They used to call me “Stanky Bri” in high school because I sweat way more than the average guy. Right about now every year, when the mercury takes its maiden voyage above 90 degrees, I’m reminded of my predisposition to perspire like Albert Brooks in Broadcast News. It’s inappropriate everywhere but Bikram yoga class, in which I can drop 10 pounds of water weight in 90 minutes. My instructor recently requested that I purchase a thicker towel, after fellow practitioners complained that the pond of perspiration encircling my mat was encroaching upon theirs.
Of course, normal sweating is natural and serves to regulate body temperature. Excess sweating on the other hand (aka hyperhidrosis), which affects me and 3 percent of the human population, indicates an overactive cooling mechanism in the body that can produce up to five times the amount of sweat actually needed.
In other words, it can be really embarrassing to be Stanky Bri.
Which is why I was delighted when, in the process of reporting a recent story about the wife beater T-shirt, I came across Tug Samarreta, a middle-aged Midwesterner who proudly bills himself as “one of the most knowledgeable individuals on sweat-management solutions in the world.” Over the last decade, in fact, Samarreta has helped hundreds of similarly stanky guys develop game plans to discreetly sop up their sudor.
His initial advice seemed obvious (to this sweaty guy at least): Drink water; avoid caffeine and spicy food; wear light clothes that breathe well and dry fast; keep extra towels in your trunk along with an emergency change of clothes; and so on. But alas, I pressed him further — after all, not all stank is the same! Nor does it come from the same places. So I asked him for best practices on mitigating disaster in various “hot zones” throughout the male body. Here’s what he had to say…
If your pit sweat isn’t too severe, Samarreta recommends switching to a thin, lightweight undershirt with a blend of wicking and absorbing characteristics. For more excessive pitting, go with fortified tees like Kleinerts, Sweatshield or The Thompson Tee.
If that doesn’t work, try one or more of the following:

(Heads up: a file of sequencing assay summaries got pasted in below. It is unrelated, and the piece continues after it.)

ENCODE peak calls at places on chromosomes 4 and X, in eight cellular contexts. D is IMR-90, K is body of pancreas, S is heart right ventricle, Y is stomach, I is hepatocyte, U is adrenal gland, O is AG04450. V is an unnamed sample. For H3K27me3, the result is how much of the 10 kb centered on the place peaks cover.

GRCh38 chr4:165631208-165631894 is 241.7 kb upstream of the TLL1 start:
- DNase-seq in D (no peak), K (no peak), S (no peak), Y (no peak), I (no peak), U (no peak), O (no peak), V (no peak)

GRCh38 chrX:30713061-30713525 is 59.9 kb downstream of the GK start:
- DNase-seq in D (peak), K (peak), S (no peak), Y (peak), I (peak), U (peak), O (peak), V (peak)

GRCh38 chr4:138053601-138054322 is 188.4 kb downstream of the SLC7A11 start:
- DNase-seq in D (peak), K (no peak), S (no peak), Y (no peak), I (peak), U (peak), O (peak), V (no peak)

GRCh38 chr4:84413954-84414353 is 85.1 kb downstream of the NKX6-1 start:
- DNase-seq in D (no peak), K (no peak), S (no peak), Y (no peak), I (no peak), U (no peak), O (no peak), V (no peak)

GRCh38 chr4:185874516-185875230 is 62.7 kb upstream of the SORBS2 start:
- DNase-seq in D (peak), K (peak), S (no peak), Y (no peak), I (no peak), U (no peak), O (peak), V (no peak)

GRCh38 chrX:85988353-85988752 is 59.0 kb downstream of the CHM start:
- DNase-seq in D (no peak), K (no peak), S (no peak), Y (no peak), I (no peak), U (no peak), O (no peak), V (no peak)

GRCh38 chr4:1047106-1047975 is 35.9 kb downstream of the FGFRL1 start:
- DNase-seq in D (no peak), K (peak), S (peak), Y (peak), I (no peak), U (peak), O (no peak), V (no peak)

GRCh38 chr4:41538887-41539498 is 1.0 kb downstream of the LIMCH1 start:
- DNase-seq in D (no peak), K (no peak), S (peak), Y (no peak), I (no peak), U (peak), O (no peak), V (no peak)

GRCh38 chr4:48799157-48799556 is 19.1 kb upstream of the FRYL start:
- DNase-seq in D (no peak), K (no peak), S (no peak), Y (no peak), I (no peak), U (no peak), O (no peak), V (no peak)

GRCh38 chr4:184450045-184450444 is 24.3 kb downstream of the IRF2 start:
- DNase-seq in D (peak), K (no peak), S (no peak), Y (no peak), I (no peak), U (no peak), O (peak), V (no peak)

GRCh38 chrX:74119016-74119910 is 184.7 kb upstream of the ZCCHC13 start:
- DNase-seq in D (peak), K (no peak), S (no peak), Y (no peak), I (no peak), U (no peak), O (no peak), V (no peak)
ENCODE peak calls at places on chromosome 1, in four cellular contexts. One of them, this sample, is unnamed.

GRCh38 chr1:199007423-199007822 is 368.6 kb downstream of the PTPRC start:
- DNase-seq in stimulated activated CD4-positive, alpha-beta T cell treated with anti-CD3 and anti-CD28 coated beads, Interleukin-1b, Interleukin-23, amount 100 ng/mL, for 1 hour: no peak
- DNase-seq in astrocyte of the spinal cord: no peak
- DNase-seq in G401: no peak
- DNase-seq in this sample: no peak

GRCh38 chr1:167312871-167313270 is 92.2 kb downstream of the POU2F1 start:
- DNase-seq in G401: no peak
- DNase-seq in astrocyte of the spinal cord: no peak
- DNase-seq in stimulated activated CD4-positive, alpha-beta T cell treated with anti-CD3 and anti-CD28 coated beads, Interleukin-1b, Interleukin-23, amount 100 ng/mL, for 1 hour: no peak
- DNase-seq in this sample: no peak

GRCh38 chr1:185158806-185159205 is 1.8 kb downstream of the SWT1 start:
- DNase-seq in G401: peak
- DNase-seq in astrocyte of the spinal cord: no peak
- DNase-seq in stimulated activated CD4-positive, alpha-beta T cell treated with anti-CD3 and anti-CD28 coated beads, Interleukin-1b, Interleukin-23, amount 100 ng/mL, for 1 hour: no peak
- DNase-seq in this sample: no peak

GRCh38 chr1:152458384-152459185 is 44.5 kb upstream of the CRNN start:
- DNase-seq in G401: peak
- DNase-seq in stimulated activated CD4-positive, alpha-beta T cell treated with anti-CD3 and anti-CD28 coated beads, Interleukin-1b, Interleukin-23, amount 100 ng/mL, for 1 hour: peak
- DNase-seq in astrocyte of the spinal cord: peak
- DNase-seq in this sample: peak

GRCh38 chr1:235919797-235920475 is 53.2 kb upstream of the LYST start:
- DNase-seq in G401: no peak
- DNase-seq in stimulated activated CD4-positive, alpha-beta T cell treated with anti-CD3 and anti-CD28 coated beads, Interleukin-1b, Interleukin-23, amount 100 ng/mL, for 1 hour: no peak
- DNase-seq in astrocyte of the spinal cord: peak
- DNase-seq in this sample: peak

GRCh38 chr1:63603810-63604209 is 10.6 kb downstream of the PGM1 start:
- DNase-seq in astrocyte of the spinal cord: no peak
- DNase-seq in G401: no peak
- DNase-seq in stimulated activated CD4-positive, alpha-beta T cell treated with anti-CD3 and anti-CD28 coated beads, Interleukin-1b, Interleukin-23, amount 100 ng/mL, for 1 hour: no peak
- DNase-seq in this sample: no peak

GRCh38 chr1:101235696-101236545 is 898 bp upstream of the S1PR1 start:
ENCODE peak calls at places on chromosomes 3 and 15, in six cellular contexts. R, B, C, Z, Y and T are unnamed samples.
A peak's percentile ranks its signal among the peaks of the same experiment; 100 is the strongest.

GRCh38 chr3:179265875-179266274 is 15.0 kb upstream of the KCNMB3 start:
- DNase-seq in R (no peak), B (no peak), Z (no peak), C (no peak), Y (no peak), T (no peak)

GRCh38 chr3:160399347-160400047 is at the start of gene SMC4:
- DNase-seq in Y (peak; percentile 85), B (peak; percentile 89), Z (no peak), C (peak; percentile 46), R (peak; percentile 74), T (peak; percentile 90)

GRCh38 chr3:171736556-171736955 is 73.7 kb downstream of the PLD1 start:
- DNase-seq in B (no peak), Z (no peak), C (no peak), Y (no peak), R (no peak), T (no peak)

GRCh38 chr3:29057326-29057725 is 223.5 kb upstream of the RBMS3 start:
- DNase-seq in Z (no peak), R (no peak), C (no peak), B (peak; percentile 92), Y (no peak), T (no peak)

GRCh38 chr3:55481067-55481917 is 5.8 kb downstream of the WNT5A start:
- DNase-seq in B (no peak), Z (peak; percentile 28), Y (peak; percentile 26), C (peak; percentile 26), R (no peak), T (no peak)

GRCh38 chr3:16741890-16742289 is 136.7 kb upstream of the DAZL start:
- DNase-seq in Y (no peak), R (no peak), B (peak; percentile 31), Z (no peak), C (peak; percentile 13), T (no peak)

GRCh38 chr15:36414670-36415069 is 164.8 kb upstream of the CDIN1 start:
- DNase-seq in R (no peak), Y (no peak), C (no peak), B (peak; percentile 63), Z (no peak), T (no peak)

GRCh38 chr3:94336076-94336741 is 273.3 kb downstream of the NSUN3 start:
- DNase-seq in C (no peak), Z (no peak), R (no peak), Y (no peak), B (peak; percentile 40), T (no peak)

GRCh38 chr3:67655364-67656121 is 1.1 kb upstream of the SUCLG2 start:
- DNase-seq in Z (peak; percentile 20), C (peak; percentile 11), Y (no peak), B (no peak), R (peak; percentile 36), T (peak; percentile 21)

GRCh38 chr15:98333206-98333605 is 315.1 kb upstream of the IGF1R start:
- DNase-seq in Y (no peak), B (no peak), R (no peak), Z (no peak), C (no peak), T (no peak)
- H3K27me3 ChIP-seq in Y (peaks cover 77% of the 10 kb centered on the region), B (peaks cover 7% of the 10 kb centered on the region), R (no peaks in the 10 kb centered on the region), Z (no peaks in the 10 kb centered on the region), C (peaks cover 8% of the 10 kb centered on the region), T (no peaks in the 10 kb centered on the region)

- Underarm pads: Disposable adhesive “dress shields” designed to prevent sweat through.
- Seven-day antiperspirant: Strong and effective, but can burn sensitive skin.
- Medicated antiperspirant wipes: Apply weekly, and dab under arms before bed.
- Iontophoresis: A machine delivers mild electrical currents to the armpit to temporarily block sweat; requires five to twenty consecutive days of treatment at home, each lasting about 30 minutes.
- Miradry: Using an non-invasive handheld device, a doctor eliminates sweat glands by delivering electromagnetic energy beneath underarm skin.
- Laser treatments: A doctor focuses a narrow laser beam to destroy underarm sweat glands.
- Botox: “Turns off” sweating in injection areas.
To manage core sweat, Samarreta says to closely trim chest hair with a beard trimmer; keep antiperspirant wipes on hand to target hot zones; and invest in a drawerful of undershirts with sweat-blocking fabric.
Applying an antiperspirant wipe along the forehead is a good place to start, though Samarreta cautions you should apply it regularly even if not doing strenuous activity. Alternatively, wear a hat specifically designed to manage scalp perspiration, like Headsweats or Nosweat.
Hands and Feet
Stanky paws can be similarly treated, Samarreta says, with the aforementioned iontophoresis and antiperspirant wipes like Sweatblock or Kleinerts. Wash your stanky feet daily with antibacterial soap and make sure to get between your toes. Wool and cotton socks are best for ventilation, while nylon traps moisture and leads to sogginess. For shoes, stick with something breathable like canvas.
Re: swamp ass, Samarreta suggests reading this article first, which explains how bacteria causes odor, not sweat. Clothes-wise, think tight for underwear and baggy for pants (i.e., sweat-blocking boxer briefs and linen pants). Then invest in antiperspirant wipes, talc and chassis for men and apply generously.
Manscaping is key to managing a leaky undercarriage, Samarreta notes. For the pubes, like with your chest, use a beard trimmer on a close setting. Keeping the scrotum free of hair can be both liberating and dehumidifying, he says, and advises using a regular razor and soap and water — with extra care, of course. Cause sweaty balls are still better than bloody ones.